« December 2008 | Main | February 2009 »

January 29, 2009

Never Fear


At long last, Pitchfork (which seems to have sorted out a pesky server error) has published my double review of two amazing new Optimo-related projects: JD Twitch's 60 Minutes of Fear (RVNG) and Optimo proper's Sleepwalk (Domino). The first is a mix of hardcore punk (in the loosest possible definition), with a 10" of exclusive edits to accompany. The second is a mix of horizontal narcoticism, something you might conceivably call ambient/not-ambient.

I'll admit to a certain feeling of vindication that Twitch's "punk" set features five artists whose work I included in a list of my own 20 favorite American hardcore records for London's Fact Magazine; despite the fact that the list was intended as a personal, and not canonical, selection, it caught a fair amount of flak from gatekeeping bloggers whose tastes ran in opposite directions. So it's nice to see that I've got Twitch in my corner when it comes to a preference for the avant, the errant and the undone.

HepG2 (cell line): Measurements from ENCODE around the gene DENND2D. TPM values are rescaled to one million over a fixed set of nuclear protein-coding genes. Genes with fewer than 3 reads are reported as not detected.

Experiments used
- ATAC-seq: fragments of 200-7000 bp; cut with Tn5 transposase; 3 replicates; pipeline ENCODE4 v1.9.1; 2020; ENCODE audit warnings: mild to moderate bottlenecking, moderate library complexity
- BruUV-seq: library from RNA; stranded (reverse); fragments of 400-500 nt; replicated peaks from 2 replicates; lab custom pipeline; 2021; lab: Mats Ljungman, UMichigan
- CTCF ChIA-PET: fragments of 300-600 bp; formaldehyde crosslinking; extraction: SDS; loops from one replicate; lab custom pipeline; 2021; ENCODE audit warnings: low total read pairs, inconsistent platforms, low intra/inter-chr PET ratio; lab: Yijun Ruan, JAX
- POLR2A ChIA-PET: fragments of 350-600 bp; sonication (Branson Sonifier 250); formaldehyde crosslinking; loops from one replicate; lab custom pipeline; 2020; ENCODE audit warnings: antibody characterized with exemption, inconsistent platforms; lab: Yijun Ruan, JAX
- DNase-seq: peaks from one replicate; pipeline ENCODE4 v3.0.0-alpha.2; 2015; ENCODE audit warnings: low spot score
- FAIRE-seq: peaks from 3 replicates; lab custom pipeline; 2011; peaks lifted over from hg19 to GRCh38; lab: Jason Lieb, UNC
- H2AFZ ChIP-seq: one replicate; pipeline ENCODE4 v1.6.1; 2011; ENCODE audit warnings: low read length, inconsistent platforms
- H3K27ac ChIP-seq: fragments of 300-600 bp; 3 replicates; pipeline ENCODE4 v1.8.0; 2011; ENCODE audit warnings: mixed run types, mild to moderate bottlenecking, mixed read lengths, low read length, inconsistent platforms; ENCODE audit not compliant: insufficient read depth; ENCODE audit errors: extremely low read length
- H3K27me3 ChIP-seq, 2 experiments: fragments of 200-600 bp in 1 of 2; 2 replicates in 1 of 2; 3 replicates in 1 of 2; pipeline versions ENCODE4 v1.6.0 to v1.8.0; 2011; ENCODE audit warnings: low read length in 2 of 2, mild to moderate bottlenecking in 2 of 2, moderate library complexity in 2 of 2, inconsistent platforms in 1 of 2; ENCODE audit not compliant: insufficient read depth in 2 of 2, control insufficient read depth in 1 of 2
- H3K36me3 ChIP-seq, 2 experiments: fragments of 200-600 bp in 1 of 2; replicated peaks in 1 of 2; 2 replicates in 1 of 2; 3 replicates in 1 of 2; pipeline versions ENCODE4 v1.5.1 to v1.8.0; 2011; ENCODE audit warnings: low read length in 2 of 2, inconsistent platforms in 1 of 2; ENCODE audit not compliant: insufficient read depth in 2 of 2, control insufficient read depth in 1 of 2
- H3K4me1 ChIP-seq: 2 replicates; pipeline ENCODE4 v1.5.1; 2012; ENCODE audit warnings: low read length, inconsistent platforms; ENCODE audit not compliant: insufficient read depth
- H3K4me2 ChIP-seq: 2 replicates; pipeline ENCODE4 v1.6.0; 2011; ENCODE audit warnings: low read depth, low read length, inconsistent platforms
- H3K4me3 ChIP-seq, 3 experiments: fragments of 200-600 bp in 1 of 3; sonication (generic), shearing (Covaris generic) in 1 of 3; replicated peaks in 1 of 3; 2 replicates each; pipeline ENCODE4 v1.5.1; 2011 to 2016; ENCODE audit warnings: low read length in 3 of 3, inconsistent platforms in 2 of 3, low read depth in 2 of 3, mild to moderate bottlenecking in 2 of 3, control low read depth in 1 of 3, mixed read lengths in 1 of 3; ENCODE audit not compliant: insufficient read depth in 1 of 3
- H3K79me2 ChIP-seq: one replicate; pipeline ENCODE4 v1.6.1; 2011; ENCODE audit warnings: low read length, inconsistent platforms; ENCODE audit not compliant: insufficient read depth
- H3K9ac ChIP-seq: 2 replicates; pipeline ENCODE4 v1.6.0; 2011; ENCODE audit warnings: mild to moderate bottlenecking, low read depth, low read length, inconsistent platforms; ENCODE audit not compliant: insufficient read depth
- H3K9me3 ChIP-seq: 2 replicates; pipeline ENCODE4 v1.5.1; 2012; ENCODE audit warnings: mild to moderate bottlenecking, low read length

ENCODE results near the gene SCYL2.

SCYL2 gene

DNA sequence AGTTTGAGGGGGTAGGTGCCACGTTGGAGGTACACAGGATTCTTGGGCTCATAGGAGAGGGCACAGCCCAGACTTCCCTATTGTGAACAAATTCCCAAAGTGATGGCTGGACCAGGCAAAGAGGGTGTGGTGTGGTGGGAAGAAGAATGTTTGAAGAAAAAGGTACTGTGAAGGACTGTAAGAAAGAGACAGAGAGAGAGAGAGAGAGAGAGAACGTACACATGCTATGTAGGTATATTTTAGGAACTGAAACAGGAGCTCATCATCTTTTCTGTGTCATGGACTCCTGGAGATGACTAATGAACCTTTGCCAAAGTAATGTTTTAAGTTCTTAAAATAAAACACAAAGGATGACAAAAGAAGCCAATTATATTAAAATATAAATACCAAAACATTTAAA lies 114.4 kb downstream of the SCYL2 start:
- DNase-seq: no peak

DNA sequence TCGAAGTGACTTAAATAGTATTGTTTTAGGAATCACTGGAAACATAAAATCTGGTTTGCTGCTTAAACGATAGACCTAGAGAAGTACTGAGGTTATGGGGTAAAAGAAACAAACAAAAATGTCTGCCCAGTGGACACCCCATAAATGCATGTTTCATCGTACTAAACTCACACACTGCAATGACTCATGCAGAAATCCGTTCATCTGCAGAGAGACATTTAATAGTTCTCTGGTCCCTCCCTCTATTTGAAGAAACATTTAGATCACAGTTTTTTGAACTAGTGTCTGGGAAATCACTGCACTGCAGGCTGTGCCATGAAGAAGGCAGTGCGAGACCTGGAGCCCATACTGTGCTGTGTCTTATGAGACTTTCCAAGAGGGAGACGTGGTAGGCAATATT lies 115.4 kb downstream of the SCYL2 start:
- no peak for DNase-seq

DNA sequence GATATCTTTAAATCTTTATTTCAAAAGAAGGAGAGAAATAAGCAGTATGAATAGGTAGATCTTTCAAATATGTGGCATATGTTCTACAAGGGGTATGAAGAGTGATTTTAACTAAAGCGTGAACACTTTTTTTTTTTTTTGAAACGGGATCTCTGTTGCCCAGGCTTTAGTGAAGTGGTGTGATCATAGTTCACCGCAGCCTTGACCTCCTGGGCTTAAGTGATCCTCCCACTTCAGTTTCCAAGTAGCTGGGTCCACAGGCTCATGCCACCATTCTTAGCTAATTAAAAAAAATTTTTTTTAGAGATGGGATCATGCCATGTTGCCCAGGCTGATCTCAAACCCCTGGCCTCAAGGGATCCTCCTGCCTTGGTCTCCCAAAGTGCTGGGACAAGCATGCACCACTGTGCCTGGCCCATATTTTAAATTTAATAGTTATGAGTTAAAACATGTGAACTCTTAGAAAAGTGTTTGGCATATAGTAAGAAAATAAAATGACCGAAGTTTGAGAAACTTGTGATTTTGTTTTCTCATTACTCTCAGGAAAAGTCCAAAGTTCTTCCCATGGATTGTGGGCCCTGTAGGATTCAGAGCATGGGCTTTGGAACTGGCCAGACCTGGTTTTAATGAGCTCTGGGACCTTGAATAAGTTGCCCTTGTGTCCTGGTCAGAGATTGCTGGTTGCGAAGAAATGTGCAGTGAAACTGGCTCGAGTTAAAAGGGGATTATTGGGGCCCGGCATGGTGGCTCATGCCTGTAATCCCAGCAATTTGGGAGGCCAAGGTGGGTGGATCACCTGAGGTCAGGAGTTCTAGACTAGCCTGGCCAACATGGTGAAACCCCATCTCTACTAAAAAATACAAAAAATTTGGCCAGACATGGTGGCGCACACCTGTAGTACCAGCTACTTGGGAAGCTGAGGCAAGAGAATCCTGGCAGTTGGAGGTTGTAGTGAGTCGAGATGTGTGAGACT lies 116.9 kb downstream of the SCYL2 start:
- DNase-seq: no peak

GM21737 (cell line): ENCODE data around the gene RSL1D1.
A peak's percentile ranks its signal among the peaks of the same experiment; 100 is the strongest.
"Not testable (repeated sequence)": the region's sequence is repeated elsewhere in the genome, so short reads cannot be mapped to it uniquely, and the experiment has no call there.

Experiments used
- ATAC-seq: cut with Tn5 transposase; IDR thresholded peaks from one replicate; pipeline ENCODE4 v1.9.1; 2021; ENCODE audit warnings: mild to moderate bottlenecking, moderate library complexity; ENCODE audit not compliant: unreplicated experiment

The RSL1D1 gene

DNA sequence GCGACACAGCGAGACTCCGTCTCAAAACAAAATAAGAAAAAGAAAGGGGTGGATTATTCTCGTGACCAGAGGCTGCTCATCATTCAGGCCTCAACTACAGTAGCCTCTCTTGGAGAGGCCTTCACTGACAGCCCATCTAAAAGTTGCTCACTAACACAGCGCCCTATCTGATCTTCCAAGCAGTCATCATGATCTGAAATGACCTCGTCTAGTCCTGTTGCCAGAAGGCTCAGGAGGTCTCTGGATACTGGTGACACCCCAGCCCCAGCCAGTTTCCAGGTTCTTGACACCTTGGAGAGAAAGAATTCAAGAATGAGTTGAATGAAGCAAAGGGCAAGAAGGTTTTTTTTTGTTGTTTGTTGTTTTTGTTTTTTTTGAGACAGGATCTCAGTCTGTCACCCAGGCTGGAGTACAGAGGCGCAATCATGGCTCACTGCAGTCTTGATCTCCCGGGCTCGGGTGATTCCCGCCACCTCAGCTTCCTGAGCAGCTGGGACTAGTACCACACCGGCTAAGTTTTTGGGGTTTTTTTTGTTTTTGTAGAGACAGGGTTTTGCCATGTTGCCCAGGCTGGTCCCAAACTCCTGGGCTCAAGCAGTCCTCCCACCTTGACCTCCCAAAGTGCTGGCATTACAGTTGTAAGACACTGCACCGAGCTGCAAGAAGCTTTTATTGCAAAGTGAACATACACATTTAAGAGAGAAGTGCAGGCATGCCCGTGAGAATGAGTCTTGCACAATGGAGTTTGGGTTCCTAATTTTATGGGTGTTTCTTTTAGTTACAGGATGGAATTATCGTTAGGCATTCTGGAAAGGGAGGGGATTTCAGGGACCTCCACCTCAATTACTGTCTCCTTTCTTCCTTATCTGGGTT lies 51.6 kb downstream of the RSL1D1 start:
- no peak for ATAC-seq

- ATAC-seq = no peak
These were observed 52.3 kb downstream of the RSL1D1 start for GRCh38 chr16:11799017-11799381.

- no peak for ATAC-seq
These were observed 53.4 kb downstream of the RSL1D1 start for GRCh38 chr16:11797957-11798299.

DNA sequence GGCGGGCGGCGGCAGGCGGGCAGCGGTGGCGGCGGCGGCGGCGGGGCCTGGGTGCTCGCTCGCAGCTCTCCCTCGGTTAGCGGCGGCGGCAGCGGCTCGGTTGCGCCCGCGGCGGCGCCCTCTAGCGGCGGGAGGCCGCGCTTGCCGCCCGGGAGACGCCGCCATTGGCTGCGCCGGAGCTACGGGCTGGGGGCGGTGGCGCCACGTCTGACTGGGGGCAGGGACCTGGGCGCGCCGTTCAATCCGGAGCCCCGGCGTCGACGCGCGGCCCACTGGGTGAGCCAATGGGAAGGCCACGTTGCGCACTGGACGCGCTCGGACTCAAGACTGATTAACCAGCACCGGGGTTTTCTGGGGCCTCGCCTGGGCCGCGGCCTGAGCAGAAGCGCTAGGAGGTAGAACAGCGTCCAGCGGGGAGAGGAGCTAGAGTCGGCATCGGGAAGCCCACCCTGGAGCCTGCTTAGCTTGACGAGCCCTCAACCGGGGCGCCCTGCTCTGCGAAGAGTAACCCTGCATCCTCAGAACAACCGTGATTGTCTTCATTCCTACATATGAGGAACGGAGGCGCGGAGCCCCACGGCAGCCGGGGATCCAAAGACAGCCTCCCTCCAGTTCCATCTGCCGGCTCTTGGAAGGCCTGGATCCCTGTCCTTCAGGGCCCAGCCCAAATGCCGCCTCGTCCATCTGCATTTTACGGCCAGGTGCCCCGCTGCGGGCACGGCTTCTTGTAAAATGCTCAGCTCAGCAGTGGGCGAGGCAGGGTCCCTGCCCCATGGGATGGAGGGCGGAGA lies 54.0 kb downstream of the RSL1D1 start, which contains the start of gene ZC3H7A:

In any case, both records are stunning, and well deserving of your time and attention (and, if I may be so bold, your hard-earned money).

Sadly, I missed Twitch's appearance at Portland, Oregon's Nightclubbing party last Tuesday--inauguration night, as it turned out. Apparently Holocene was full of partying Dems who hoisted a cardboard Obama cutout on their shoulders to "crowd surf" during the unhinged dance party. We knew Obama could body-surf; now he crowd-surfs too? Somehow I'm not surprised.

January 21, 2009

Looking Back


Slightly behind schedule -- yesterday was allegedly "Hope Day One," after all (at least, according to the Jon Stewart Show) -- here's that Resident Advisor wrapup I promised a while back, in which Peter Chambers, Ronan Fitzgerald and myself wax lyrical (or should that be "Skratch lyrical"?) on the state (and statelessness) of dance music in 2008. Check the whole shebang here.

January 19, 2009